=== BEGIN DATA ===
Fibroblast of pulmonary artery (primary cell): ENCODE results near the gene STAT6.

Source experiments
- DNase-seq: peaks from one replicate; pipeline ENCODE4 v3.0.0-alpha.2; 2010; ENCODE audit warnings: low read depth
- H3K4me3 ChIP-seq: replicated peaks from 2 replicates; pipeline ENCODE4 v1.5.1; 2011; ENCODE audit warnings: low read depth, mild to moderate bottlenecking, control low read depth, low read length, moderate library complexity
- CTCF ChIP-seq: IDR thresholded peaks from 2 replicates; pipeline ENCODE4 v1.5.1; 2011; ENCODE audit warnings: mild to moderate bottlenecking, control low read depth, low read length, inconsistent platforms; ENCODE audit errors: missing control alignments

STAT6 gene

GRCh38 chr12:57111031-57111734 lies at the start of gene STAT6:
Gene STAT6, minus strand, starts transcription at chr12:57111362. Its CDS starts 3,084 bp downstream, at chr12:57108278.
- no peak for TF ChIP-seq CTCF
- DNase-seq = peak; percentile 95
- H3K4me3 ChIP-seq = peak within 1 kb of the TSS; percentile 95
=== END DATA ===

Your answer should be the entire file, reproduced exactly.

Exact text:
Fibroblast of pulmonary artery (primary cell): ENCODE results near the gene STAT6.

Source experiments
- DNase-seq: peaks from one replicate; pipeline ENCODE4 v3.0.0-alpha.2; 2010; ENCODE audit warnings: low read depth
- H3K4me3 ChIP-seq: replicated peaks from 2 replicates; pipeline ENCODE4 v1.5.1; 2011; ENCODE audit warnings: low read depth, mild to moderate bottlenecking, control low read depth, low read length, moderate library complexity
- CTCF ChIP-seq: IDR thresholded peaks from 2 replicates; pipeline ENCODE4 v1.5.1; 2011; ENCODE audit warnings: mild to moderate bottlenecking, control low read depth, low read length, inconsistent platforms; ENCODE audit errors: missing control alignments

STAT6 gene

GRCh38 chr12:57111031-57111734 lies at the start of gene STAT6:
Gene STAT6, minus strand, starts transcription at chr12:57111362. Its CDS starts 3,084 bp downstream, at chr12:57108278.
- no peak for TF ChIP-seq CTCF
- DNase-seq = peak; percentile 95
- H3K4me3 ChIP-seq = peak within 1 kb of the TSS; percentile 95